The Great Debate UK

Apple iPad: danger or opportunity for mobile operators?



-Ken Denman is CEO of Openwave Systems. The opinions expressed are his own.-

With the launch of the iPad 3G, the industry is holding its collective breath to see the impact that the device will ultimately have on already overtaxed networks.

The iPad is expected to be a home and WiFi-centric, coffee-table device that people use for reading newspapers and browsing the occasional email. But until users get their hands on the 3G device and start to use it how they want to use it, it is all speculation. What is not speculation however, is that usage of the device is going to put more pressure on networks that are already creaking under the strain of the mobile data overload.

The majority of large global operators have already experienced network congestion challenges resulting in outages both in the U.S. and abroad. With the introduction of the Apple iPad, what are the logical immediate next steps for mobile operators to take?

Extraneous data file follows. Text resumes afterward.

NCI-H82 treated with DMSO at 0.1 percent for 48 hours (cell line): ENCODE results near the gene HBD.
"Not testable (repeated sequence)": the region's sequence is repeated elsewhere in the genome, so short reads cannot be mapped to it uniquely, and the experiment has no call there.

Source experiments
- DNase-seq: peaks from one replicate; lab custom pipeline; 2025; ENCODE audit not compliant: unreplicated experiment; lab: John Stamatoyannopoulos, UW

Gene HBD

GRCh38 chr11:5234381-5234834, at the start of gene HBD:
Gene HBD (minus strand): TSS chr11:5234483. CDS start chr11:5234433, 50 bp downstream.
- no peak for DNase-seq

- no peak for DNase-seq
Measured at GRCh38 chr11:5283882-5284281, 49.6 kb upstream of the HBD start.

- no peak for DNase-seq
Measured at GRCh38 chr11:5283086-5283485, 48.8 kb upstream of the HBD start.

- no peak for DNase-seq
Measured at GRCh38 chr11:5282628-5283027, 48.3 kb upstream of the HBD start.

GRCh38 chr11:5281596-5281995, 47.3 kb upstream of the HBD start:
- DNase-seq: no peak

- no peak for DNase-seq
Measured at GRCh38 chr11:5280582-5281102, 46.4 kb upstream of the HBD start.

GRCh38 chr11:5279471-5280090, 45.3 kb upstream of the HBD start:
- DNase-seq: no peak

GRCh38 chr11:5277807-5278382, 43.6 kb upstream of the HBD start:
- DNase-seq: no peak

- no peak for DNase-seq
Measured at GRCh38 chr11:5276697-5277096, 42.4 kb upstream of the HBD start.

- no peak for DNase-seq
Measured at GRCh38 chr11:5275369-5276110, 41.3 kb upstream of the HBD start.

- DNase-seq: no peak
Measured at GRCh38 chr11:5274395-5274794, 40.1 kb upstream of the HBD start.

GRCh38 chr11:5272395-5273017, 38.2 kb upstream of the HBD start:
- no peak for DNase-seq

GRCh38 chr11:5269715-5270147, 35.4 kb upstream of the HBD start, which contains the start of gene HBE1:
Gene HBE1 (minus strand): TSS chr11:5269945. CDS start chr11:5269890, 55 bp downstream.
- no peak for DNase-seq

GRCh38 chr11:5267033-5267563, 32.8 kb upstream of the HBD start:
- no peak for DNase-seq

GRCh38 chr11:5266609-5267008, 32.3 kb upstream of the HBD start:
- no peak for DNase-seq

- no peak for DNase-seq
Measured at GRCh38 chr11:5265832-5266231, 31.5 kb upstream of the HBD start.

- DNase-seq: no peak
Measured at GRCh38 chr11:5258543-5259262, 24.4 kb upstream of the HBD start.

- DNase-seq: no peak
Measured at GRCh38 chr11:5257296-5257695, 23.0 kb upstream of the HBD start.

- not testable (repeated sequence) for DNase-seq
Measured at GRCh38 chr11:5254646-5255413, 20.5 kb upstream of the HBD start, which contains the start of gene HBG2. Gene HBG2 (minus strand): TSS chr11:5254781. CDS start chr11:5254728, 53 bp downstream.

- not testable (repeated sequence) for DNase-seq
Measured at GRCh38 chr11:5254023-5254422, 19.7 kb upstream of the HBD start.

It goes without saying that increasing network capacity is paramount long-term. There are various ways of doing this. Operators are upgrading their networks to 4G, and backhaul can be increased, through upgrading the base station infrastructure that links to the core network. Data can also be off-loaded to Wi-Fi.

How to survive the mobile data tsunami


OPWV Ken Denman

- Ken Denman is CEO of Openwave Systems. The opinions expressed are his own. -

The stressed state of mobile networks has become front page news as entire urban areas experience sluggish connection speeds and complete service disruptions. The latest holiday outages don’t just make great headlines, they highlight the mobile operator’s ongoing struggle to cope with runaway demand for data services.

Operators’ top priority must be figuring out how to better manage the influx of data traffic. Even as they migrate to the next generation of IP-based, 4G networks, they must account for the long-term implications of “all you can eat” service plans which could push these new networks to capacity in very little time.